[Your shopping cart is empty


How Sports Are Making Saudi Arabia Look Better Than Ever

Saudi Arabia's bold bet on becoming a world-class player in the field of international sports has won the kingdom unprecedented global attention, emerging as a key component in its social and economic transformation through the broader Vision 2030 project headed by its de facto leader, Crown Prince Mohammed bin Salman.
This spotlight has also largely succeeded in redefining narratives of Saudi Arabia's reputation abroad in countries like the United States, where long-standing concerns over the nation's human rights situation have been substantially diluted as Riyadh bears the soft power fruits of its multibillion-dollar push to attract foreign fans, talent and events.
"Some people might call this sportswashing," Simon Chadwick, a professor at SKEMA Business School in Lille, France, who specializes in the nexus between geopolitics, economics and sports, told Newsweek. "But nevertheless, I think there's something too in terms of image, reputation, legitimacy, and that, for me, that's always a crucial word, legitimacy."
"Because if you are contributing to the successful delivery of sports and sporting events, which the rest of the world deems to be important," he added, "then you ascend to a much stronger position of legitimacy."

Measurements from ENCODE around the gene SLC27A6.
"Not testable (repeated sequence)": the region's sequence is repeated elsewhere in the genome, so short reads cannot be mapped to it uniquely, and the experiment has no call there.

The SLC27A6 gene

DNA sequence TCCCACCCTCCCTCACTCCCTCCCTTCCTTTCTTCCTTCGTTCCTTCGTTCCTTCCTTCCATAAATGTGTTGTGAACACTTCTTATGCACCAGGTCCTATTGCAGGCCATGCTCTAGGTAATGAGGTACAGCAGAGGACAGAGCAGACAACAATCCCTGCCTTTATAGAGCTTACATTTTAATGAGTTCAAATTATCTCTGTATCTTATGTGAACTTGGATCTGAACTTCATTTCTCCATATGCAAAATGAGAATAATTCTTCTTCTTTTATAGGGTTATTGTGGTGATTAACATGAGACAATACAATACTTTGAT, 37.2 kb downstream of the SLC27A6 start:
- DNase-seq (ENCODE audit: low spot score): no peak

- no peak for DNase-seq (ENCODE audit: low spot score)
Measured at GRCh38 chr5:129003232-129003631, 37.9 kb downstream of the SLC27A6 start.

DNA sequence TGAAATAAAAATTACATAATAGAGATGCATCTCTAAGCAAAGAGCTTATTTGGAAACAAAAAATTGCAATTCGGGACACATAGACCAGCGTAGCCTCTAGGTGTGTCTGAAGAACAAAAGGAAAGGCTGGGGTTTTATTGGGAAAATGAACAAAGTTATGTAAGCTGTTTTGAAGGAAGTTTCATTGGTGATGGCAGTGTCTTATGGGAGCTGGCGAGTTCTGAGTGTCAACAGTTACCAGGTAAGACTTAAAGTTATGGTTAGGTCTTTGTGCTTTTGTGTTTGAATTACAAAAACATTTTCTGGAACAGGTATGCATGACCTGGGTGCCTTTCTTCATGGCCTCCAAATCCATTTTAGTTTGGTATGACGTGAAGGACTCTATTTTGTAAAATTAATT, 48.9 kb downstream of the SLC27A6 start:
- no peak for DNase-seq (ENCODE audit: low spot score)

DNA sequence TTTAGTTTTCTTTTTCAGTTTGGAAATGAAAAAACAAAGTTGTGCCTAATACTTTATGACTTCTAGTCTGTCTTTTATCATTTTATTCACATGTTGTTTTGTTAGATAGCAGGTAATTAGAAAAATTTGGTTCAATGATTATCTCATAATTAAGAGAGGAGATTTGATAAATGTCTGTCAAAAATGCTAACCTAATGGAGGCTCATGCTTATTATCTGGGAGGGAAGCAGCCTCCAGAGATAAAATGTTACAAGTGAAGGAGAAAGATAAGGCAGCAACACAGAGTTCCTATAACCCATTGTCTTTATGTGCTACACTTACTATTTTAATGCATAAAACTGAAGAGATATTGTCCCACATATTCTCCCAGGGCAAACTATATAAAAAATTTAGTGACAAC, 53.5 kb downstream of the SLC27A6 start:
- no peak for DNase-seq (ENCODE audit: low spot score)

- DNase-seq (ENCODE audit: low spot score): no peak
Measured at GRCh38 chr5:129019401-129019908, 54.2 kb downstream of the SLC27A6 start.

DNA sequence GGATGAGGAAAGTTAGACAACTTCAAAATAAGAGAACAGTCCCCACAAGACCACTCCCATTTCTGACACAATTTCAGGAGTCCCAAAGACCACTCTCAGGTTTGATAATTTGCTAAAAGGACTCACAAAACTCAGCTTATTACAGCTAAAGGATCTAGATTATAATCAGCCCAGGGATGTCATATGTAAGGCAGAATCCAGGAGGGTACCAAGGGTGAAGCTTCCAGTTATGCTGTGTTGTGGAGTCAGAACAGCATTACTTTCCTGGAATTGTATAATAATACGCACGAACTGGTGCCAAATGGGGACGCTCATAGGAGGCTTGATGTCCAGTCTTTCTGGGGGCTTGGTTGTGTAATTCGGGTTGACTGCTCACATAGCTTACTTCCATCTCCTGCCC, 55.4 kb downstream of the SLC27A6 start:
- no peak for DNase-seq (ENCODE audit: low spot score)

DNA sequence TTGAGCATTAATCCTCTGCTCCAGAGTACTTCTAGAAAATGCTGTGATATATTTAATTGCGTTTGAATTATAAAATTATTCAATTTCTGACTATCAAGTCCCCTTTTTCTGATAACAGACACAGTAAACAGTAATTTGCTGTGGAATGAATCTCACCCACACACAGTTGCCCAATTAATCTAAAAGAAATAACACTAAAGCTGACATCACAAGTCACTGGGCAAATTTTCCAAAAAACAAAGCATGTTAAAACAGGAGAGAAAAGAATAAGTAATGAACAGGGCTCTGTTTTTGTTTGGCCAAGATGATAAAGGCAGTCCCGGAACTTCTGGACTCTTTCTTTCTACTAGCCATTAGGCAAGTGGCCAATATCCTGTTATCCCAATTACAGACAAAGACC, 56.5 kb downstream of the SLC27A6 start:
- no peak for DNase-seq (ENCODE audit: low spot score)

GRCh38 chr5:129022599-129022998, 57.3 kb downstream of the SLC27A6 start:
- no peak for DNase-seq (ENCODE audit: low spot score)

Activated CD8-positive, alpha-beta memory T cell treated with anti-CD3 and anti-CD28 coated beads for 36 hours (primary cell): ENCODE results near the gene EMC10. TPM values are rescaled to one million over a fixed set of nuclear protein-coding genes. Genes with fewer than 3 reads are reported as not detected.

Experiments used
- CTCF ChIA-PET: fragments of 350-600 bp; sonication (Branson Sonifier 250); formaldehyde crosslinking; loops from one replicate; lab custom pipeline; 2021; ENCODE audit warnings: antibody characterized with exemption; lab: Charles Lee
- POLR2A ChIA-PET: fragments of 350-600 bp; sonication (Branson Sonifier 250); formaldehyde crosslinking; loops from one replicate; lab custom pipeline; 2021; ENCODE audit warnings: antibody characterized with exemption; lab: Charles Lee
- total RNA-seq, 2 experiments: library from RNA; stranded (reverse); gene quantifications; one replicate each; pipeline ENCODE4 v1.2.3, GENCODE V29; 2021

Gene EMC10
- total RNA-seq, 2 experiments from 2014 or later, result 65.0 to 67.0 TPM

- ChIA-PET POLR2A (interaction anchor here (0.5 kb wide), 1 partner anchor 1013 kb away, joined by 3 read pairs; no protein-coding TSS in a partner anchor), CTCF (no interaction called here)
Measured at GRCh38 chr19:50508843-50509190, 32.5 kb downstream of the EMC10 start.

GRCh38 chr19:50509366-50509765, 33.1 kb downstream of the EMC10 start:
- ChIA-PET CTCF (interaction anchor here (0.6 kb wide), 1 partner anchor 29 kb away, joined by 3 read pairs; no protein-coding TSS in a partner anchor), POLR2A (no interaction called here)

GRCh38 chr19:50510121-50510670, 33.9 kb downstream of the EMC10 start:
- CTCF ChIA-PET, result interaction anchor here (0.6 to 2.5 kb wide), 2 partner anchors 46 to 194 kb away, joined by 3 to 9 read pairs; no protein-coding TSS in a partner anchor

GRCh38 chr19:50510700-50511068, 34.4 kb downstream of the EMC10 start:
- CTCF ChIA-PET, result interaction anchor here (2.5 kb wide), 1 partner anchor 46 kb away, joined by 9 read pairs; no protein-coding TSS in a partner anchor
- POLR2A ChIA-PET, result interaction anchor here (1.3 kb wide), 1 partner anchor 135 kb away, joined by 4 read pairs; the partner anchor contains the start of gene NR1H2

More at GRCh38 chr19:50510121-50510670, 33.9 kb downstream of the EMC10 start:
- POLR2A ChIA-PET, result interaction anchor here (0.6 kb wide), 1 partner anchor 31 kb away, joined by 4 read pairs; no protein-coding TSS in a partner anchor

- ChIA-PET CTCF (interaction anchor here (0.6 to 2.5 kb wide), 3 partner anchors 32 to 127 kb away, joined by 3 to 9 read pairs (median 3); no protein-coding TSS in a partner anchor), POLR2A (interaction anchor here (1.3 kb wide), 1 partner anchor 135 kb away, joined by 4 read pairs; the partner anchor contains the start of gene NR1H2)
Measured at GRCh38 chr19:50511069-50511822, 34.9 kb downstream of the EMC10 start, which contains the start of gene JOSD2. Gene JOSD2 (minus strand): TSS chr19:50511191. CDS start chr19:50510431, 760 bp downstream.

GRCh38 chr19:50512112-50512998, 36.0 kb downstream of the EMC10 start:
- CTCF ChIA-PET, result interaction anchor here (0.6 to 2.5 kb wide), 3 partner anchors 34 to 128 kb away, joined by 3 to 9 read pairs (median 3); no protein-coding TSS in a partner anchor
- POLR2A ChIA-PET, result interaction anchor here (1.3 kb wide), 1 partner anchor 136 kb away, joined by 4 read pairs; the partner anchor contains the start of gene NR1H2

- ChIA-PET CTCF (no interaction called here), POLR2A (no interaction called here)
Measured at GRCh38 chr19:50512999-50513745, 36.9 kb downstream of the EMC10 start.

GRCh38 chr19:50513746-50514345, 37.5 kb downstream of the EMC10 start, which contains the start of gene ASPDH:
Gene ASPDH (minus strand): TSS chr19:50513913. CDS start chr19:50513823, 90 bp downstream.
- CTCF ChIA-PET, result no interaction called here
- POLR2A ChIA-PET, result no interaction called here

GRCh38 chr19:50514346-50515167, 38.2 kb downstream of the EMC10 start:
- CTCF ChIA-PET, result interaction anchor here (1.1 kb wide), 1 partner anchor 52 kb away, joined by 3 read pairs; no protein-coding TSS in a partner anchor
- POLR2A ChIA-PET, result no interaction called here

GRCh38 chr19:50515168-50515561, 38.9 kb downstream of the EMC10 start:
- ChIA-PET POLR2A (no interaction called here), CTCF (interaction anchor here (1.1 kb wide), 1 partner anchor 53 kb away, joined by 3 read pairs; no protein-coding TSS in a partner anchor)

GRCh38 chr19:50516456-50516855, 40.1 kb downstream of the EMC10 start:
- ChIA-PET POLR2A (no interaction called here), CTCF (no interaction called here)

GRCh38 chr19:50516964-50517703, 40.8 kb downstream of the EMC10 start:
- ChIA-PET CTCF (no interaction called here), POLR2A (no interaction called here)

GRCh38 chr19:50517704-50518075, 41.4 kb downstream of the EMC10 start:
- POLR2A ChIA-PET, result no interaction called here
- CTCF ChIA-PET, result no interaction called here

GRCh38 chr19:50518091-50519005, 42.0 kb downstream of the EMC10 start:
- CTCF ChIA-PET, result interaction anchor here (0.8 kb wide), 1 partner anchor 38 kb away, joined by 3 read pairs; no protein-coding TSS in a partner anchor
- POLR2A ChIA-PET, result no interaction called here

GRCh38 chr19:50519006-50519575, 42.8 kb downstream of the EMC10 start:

The campaign appears to be working. Recent polling conducted on behalf of Newsweek by Redfield & Wilton Strategies showed that some 57 percent of 1,500 eligible U.S. voters polled on June 11-12 were not at all familiar with the term "sportswashing" and, once provided a definition, less than half, 47 percent, expressed concern over it.
Slightly more, 48 percent, expressed concern over the level of investment being devoted into sports by the Saudi Arabia's $900-billion-dollar Public Investment Fund (PIF). And yet 33 percent of those who identified as sports fans would support the PIF purchasing their favorite team, compared with 32 percent who would oppose such a measure.
The definition of "sportswashing" provided was "the use of sport or a sporting event to promote a positive public image for a sponsor or host (typically a government or commercial organization), and as a means of distracting attention from other activities considered controversial, unethical, or illegal."